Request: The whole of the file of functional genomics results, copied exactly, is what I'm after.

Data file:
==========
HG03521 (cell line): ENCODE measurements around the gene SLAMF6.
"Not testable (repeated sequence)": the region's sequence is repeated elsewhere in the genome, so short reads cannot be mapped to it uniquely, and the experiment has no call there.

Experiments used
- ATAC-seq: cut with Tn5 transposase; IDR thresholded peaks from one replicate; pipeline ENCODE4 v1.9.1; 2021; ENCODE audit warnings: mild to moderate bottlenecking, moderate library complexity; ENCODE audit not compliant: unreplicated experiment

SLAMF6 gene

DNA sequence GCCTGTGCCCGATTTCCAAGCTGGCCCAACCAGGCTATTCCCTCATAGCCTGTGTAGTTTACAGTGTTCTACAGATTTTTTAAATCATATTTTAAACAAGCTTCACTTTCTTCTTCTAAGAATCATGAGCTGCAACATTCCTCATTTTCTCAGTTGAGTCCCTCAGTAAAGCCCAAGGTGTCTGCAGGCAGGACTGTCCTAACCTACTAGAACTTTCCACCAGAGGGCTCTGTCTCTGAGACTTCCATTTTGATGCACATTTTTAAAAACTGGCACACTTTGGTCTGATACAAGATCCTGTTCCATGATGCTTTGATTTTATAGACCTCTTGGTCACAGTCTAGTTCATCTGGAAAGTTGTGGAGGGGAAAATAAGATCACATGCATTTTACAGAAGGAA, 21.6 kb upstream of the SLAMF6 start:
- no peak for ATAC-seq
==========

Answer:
HG03521 (cell line): ENCODE measurements around the gene SLAMF6.
"Not testable (repeated sequence)": the region's sequence is repeated elsewhere in the genome, so short reads cannot be mapped to it uniquely, and the experiment has no call there.

Experiments used
- ATAC-seq: cut with Tn5 transposase; IDR thresholded peaks from one replicate; pipeline ENCODE4 v1.9.1; 2021; ENCODE audit warnings: mild to moderate bottlenecking, moderate library complexity; ENCODE audit not compliant: unreplicated experiment

SLAMF6 gene

DNA sequence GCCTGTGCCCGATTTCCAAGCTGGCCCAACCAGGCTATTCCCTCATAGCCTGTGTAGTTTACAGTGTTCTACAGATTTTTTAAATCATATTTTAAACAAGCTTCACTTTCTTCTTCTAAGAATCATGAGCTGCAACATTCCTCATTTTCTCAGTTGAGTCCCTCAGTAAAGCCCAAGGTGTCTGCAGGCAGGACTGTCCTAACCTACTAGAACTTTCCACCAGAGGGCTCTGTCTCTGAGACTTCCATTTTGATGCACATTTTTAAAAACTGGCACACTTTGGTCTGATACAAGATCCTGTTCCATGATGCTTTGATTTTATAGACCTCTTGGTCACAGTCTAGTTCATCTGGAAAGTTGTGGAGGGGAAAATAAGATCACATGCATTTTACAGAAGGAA, 21.6 kb upstream of the SLAMF6 start:
- no peak for ATAC-seq